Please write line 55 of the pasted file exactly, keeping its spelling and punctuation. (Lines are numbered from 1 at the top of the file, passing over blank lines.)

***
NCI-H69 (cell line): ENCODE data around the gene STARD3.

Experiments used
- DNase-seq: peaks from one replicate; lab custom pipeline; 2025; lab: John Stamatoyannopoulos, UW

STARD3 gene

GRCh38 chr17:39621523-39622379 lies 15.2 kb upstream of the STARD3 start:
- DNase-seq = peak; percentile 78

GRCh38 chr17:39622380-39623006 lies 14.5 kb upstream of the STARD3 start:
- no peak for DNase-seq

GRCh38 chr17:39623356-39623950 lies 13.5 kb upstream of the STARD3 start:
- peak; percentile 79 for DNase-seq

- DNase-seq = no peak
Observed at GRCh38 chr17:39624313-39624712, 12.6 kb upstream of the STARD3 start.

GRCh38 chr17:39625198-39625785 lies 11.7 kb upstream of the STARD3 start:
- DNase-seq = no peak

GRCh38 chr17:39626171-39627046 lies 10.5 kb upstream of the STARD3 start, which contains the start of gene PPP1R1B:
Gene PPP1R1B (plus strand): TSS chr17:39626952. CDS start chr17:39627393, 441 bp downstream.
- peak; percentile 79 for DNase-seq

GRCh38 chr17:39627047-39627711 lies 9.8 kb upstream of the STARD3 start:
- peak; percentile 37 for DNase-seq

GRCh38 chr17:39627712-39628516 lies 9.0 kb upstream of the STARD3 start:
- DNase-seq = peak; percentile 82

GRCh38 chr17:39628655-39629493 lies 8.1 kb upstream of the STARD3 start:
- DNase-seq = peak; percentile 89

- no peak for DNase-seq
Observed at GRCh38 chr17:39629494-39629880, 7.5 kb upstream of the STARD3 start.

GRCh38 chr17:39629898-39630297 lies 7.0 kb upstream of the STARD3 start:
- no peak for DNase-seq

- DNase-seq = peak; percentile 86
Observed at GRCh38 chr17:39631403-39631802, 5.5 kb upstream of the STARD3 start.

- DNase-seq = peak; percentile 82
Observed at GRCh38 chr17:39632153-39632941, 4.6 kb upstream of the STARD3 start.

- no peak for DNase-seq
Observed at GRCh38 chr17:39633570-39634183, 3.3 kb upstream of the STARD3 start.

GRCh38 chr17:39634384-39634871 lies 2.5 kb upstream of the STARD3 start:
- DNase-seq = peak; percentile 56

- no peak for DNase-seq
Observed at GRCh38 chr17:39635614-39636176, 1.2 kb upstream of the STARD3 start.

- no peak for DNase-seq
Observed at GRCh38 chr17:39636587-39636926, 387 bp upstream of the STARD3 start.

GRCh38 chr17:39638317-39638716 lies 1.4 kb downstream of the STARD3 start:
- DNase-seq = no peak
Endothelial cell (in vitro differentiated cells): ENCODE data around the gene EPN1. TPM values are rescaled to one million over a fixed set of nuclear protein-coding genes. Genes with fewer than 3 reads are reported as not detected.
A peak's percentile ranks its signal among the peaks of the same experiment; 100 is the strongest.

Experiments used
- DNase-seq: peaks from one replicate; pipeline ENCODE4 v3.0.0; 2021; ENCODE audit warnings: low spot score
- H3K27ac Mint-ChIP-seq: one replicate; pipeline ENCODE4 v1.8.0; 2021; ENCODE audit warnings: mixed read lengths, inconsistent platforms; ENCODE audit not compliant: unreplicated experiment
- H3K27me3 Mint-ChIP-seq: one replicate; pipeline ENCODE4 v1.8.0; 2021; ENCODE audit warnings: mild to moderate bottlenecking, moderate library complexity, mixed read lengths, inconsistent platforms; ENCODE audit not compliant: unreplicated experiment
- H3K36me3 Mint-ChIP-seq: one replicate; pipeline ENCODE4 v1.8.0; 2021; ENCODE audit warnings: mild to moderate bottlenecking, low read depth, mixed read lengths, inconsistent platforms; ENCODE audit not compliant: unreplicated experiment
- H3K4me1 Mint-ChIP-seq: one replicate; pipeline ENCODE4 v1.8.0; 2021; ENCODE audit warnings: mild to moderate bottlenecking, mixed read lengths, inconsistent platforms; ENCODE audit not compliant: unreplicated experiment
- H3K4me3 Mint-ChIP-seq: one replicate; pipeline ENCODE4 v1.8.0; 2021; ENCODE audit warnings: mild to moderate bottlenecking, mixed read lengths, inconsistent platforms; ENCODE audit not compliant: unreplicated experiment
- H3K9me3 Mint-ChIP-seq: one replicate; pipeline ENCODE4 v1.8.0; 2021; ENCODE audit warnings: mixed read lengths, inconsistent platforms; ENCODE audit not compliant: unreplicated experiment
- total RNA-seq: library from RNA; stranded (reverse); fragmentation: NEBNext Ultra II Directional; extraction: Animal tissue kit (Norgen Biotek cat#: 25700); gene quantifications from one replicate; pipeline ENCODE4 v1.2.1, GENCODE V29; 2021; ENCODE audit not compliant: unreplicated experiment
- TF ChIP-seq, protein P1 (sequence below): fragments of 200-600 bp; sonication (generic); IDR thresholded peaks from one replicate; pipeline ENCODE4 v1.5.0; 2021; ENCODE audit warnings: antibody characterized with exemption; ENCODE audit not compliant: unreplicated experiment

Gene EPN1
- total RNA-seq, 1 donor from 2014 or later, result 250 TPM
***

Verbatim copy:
- total RNA-seq, 1 donor from 2014 or later, result 250 TPM